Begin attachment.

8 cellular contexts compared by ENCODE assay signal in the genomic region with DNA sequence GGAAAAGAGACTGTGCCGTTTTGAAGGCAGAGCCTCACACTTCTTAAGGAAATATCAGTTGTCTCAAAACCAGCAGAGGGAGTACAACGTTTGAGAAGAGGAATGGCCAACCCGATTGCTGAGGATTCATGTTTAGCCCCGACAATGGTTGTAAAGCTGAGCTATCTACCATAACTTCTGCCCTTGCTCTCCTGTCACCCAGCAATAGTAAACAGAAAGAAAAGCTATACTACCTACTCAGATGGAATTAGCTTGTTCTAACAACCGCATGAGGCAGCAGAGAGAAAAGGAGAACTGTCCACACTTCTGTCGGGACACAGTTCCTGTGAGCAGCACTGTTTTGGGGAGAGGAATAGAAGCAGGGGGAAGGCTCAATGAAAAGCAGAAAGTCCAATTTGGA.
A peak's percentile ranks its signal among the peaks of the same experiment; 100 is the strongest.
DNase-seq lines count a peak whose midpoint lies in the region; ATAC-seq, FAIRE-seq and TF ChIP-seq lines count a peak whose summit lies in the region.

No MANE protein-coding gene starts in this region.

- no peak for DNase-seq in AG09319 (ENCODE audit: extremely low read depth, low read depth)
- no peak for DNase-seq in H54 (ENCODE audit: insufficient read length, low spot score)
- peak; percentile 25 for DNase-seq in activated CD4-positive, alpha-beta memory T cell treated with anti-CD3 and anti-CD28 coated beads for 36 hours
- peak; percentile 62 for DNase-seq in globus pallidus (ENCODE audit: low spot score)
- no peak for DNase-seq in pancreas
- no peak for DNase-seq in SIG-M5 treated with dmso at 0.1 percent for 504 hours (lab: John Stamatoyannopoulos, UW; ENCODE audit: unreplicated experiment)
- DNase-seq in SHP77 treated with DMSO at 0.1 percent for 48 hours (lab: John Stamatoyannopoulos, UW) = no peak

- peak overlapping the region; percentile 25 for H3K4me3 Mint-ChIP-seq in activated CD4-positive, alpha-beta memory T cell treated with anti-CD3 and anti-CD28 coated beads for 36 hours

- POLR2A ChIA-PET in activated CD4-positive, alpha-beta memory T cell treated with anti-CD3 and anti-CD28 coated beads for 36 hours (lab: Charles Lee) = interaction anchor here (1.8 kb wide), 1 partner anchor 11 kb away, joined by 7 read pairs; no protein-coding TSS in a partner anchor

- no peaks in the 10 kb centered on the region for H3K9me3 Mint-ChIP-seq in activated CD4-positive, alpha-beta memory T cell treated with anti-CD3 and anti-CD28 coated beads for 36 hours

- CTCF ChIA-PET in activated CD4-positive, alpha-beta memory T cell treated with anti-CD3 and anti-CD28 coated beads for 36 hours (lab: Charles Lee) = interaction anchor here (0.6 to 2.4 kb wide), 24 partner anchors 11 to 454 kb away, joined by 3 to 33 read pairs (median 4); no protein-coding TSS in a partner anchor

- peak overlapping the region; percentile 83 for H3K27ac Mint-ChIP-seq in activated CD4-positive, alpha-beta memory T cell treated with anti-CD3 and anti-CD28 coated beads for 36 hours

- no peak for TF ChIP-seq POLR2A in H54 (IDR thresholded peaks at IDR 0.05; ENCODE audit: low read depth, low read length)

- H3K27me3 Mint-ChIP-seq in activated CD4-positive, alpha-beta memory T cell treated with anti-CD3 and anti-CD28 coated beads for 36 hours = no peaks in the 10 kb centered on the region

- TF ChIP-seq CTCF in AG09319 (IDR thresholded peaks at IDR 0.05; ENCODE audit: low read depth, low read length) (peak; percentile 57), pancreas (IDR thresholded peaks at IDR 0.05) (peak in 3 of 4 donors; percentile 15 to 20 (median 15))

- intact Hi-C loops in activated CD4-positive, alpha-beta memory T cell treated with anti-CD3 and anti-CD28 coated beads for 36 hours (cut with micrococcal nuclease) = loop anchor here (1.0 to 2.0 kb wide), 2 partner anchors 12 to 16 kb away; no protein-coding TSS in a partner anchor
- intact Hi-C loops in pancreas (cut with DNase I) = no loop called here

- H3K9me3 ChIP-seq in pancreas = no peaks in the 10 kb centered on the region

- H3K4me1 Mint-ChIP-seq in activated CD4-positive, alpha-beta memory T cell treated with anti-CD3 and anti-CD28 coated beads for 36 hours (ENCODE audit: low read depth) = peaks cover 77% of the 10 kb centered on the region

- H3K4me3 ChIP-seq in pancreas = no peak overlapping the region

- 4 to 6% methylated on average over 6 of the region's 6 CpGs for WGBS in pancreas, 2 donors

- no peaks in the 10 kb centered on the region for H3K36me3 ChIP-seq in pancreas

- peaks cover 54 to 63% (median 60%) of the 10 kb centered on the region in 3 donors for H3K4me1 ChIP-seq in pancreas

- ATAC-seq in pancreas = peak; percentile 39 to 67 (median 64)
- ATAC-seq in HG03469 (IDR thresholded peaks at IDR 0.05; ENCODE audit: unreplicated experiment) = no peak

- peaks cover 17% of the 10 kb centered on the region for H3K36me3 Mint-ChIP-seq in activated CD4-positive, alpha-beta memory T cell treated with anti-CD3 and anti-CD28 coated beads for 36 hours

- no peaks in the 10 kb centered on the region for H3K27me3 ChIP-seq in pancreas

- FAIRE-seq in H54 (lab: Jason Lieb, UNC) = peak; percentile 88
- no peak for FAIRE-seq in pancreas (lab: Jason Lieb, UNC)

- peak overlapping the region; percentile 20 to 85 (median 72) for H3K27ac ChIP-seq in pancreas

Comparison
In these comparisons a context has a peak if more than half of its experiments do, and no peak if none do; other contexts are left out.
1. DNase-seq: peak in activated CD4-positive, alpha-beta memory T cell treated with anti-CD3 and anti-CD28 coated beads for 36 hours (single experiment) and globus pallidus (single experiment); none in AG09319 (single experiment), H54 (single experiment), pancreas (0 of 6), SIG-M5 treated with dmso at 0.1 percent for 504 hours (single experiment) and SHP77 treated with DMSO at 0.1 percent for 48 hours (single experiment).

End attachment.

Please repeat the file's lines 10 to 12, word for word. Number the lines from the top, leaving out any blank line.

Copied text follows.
- no peak for DNase-seq in SIG-M5 treated with dmso at 0.1 percent for 504 hours (lab: John Stamatoyannopoulos, UW; ENCODE audit: unreplicated experiment)
- DNase-seq in SHP77 treated with DMSO at 0.1 percent for 48 hours (lab: John Stamatoyannopoulos, UW) = no peak

- peak overlapping the region; percentile 25 for H3K4me3 Mint-ChIP-seq in activated CD4-positive, alpha-beta memory T cell treated with anti-CD3 and anti-CD28 coated beads for 36 hours